Whether you need to make big changes to your commercial space or small improvements, there are some build out basics you should know to help the process go from start to finish successfully. The build out of your commercial space is a costly term in the lease, which means you need to know the details before your sign. Keep in mind that buildout costs generally cost $65 to $75 per square foot when finishing the space from a shell. A landlord may only quote $40 to $50 leaving the tenant to make up the difference. While this arrangement is not unusual, if you are the tenant, it is important to make sure your potential landlord is contributing the desired amount. During negotiations, keep in mind that rent, tenant improvement allowances, and other concessions are intertwined in the process. Now, let’s explore the build out basics you need to know.
Identifying the Space
First up, you need to know how much space you need, now and for future growth. If you aren’t sure, a space planner can help you understand how much space you need for current and future employees as well as clients and customers who will use your space. You also need to know the type of space you need – shell space or second-generation space. Shell space is new, never having experienced a build out. Shell space is literally a blank canvas on which you can create your design. In most cases, there will be no walls, electrical, cabling, or HVAC. Second generation, which could mean any number of generations, is a space with improvements, having been built out one or more times. It will have HVAV, electrical, walls, and more which means you won’t have to build out from scratch.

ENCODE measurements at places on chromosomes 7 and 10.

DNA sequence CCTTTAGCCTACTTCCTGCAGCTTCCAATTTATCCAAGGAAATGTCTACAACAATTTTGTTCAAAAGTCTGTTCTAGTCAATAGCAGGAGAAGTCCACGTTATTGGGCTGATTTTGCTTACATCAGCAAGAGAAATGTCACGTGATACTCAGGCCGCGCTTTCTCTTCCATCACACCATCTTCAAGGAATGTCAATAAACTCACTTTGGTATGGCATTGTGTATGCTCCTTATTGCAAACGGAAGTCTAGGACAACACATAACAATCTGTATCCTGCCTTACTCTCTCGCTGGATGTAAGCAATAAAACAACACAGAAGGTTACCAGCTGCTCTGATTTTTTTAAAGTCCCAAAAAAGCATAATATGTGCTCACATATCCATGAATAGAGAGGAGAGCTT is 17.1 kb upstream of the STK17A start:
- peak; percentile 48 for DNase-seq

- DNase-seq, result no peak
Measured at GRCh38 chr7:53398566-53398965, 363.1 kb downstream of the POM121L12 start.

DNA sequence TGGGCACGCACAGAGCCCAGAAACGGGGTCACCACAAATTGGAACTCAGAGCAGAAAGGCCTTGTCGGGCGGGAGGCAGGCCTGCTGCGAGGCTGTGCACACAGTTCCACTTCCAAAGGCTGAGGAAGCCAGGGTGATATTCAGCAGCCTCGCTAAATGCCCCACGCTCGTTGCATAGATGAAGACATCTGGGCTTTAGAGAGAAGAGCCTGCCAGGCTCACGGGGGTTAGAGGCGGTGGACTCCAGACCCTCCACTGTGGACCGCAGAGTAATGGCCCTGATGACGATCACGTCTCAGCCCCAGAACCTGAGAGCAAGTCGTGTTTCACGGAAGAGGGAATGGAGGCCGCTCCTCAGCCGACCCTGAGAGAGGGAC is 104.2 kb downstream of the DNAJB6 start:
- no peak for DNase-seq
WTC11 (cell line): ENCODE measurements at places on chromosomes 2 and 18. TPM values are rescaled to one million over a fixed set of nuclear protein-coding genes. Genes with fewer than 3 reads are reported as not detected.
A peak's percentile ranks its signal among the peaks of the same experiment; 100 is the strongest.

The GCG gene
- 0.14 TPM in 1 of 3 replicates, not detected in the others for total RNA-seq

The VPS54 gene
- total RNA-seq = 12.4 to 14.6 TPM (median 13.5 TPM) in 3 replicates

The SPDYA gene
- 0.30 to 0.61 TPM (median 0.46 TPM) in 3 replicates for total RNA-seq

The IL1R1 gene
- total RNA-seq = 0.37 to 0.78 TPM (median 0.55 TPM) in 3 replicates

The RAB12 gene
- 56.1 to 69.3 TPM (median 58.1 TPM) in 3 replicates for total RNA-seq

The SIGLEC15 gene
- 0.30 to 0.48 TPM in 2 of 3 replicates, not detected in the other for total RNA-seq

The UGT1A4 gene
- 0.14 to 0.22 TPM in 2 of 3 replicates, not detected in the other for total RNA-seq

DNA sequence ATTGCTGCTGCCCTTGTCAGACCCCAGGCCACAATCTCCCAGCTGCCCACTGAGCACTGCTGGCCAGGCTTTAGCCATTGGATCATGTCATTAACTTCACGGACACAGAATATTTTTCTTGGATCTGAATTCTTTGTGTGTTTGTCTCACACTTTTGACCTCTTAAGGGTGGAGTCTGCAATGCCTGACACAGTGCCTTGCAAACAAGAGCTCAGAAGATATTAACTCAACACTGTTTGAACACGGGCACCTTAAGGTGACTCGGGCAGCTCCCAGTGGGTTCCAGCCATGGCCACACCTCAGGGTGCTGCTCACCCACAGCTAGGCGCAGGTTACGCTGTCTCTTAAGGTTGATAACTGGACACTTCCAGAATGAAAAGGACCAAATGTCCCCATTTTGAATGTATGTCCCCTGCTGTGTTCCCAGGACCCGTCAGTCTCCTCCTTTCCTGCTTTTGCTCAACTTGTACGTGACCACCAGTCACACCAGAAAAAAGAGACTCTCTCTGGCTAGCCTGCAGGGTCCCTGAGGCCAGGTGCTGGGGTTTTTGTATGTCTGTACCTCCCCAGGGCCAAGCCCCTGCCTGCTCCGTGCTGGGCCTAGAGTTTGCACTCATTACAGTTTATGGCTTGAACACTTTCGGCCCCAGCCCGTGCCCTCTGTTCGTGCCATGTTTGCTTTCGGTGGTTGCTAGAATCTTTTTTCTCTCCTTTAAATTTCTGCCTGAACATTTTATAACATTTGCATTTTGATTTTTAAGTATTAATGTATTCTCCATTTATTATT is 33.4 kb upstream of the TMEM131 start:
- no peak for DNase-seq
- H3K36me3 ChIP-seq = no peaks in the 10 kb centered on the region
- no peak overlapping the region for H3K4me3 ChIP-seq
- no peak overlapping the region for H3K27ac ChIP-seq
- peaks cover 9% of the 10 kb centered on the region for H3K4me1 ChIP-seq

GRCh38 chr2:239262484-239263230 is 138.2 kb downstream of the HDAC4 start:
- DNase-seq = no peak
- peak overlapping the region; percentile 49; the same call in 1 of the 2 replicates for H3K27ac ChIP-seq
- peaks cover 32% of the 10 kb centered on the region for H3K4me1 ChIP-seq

Planning the Space
Once you have found your space, you will want to consult a space planner, architect, designer, and maybe even a project management contractor. You want to make sure your plan and your space works for you now and into the future (at least for the terms of you lease).
Developing Your Wishlist for the Space
You will want a detailed list of the improvements needed. Your landlord or their representatives should provide competitive bids (at least three) for the build out improvements you desire). The bids should include line items and costs for the work. Even though the landlord controls the final choice of who does the project, you can negotiate costs based on the bids.
The Timing of the Build Out
Your plan is well underway, so it is time to determine the timing of your project. For a shell, 180 days or more is a common schedule due to the time needed to secure permitting, planning, and construction drawings. For minor improvements, the timing is greatly reduced. At this stage, your build out contractor should be able to provide you with a construction timeline.
Adjusting and Finalizing Your Build Out Plans
Keep in mind, that your plans may need adjustments along the way. Don’t be afraid to ask questions, make changes, lower costs, and negotiate as needed before finalizing the bids and allowances. Finalize your build out plans by agreeing to and attaching the final bid, schedule, and construction documentation to your lease. Once completed, if no changes are made, your costs should not change as the project moves forward.
The Build Out
As your build out is completed you should get regular updates on the progress. If approvals are needed, the documentation will be sent to you. If the process is taking longer than promised, ask questions, and require answers. When the process is complete, you will do a walk through with a punch list. Once you are satisfied with the build out, you are ready to occupy your space.